Brexit has also exposed the 1998 Stormont Agreement as an empty shell. It’s promised guarantees of enshrining Irish nationalists’ right to exercise Irish citizenship has been exposed as yet more empty rhetoric. Once more the nationalists of the Six Counties have been abandoned by so-called constitutional nationalism, including the 26-County state. In the Six Counties the Stormont Assembly has fallen into abeyance while the British government abandoned any pretence of neutrality on the issue of their continued occupation of north eastern Ireland by forming an unholy alliance with the DUP. Indeed, in recent weeks the historian Paul Bew, in a paper for the policy think tank Policy Exchange, argues that the incoming British Prime Minister must consistently make the case for the union between the Six Counties and Britain. Professor Bew contends that the preservation of the union should be the “absolute priority” of the next British Prime Minister. Paul Bew, as a key adviser to David Trimble, played a central role in the negotiation of the 1998 Stormont Agreement. That entire “peace process”, which culminated in the 1998 Stormont Agreement was predicated on the notion, as set out in the 1993 Downing St Declaration, that the British Government had: “no selfish strategic or economic interest in Northern Ireland.” Consequently, Paul Bew’s intervention is not insignificant. His candour and honesty are to be welcomed as it helps further to debunk the myth that the British Government is in any way neutral on the question of the constitutional position of the Six Counties.
Once more history repeats itself, this time as farce, as the British Tory elite cling to power by “playing the Orange card”. However, and again in a repeat of the past, the DUP have discovered already that their Tory “friends” are more than willing to abandon them whenever political expediency dictates. A Boris Johnson administration will have even less scruples in discarding them when they have outlived their usefulness. This has always been the attitude of the British ruling elite to unionism. That is why Irish Republicans have continually pointed to the New Ireland that is provided for in the Éire Nua programme. Here the sovereignty of all sections of the Irish people, Protestant, Catholic and Dissenter is enshrined. Those within the broader unionist community are invited to take their rightful place within the Irish nation, here their full participation in the exercise of democratic decision making will not be subject to the whims and caprice of a foreign parliament. A new Ireland can never emerge from either Stormont, Leinster House or Westminster.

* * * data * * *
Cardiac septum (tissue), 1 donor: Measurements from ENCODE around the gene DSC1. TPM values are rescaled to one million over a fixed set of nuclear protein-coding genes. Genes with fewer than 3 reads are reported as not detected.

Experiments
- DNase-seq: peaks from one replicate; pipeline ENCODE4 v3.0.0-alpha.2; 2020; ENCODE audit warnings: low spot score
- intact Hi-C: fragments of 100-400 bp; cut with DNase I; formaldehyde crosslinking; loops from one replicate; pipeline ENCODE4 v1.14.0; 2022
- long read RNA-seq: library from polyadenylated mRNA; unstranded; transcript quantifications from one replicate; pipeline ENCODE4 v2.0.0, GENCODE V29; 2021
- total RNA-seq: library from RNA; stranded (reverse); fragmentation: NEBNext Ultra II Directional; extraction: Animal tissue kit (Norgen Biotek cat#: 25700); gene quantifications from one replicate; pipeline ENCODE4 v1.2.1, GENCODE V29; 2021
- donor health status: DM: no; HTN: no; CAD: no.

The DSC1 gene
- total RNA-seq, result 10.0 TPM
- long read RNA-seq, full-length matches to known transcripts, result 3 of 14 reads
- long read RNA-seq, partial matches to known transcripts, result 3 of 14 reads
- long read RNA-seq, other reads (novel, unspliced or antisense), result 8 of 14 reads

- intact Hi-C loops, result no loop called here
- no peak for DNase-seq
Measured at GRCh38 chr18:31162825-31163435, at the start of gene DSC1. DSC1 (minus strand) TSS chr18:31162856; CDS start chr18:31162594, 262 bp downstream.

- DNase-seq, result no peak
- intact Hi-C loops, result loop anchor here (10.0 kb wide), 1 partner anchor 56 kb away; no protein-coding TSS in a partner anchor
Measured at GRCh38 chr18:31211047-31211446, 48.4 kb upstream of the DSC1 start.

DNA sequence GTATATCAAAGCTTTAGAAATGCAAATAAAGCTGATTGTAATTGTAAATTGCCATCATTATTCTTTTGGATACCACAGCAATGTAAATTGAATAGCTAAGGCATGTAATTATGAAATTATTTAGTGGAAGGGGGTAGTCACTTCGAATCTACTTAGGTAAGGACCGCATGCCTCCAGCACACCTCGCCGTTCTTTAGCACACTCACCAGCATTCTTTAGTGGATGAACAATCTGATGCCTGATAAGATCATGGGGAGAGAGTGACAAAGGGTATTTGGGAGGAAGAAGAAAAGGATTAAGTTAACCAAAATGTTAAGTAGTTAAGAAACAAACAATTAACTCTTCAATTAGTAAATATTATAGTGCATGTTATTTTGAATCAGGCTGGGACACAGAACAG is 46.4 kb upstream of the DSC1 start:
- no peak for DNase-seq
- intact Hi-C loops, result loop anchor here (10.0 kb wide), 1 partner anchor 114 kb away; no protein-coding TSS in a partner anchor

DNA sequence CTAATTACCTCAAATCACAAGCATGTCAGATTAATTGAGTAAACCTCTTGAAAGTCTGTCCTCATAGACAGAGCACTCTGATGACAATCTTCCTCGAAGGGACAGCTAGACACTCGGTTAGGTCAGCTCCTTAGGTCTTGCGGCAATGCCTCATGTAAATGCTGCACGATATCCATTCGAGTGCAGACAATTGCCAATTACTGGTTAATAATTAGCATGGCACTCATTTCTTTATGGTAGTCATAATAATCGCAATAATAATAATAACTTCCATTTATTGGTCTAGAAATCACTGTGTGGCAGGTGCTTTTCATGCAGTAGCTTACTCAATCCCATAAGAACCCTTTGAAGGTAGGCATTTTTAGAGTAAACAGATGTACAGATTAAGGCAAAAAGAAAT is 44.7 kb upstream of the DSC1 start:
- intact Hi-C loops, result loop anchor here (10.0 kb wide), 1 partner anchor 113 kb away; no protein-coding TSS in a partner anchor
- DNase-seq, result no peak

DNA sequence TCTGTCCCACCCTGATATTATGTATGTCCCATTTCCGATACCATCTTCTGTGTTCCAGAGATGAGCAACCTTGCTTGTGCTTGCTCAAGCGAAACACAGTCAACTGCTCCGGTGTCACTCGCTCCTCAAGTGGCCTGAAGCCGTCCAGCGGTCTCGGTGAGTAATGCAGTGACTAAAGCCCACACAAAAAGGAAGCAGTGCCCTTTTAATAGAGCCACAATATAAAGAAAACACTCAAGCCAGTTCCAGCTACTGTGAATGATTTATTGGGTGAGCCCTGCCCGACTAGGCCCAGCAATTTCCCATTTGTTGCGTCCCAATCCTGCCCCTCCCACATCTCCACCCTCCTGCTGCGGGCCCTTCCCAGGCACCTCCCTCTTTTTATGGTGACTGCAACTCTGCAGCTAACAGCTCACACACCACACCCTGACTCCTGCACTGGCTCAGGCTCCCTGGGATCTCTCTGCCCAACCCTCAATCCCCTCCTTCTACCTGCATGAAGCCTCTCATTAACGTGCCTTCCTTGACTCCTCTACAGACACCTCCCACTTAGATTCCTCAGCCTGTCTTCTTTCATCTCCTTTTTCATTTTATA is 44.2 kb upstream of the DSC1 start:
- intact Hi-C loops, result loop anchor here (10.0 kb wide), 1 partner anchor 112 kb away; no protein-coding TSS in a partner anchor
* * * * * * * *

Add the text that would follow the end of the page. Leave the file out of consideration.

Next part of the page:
In terms of the wider debate around Brexit and the EU, Irish Republicans have always recognised the EU for what it is. A club of former imperial powers whose primary purpose is the consolidation of their economic and political power. It is imperialism in a modern form. Republicans have consistently argued against Ireland’s participation in this project. In Ireland we have experienced both forms of imperialism and still do. In the Six Counties British military occupation represents the old imperialism while in the 26 Counties we have seen the social and economic ravages of the new imperialism of the EU.
The result of the British referendum on Brexit was of course welcomed by Irish Republicans on two levels. Firstly it exposed the inherent fissures that exist within the so-called United Kingdom. From our point of view, it will hopefully hasten its demise. We welcome the increased likelihood of a referendum on Scottish Independence. Secondly it strikes a blow against the EU project and gives encouragement to other progressive forces throughout Europe.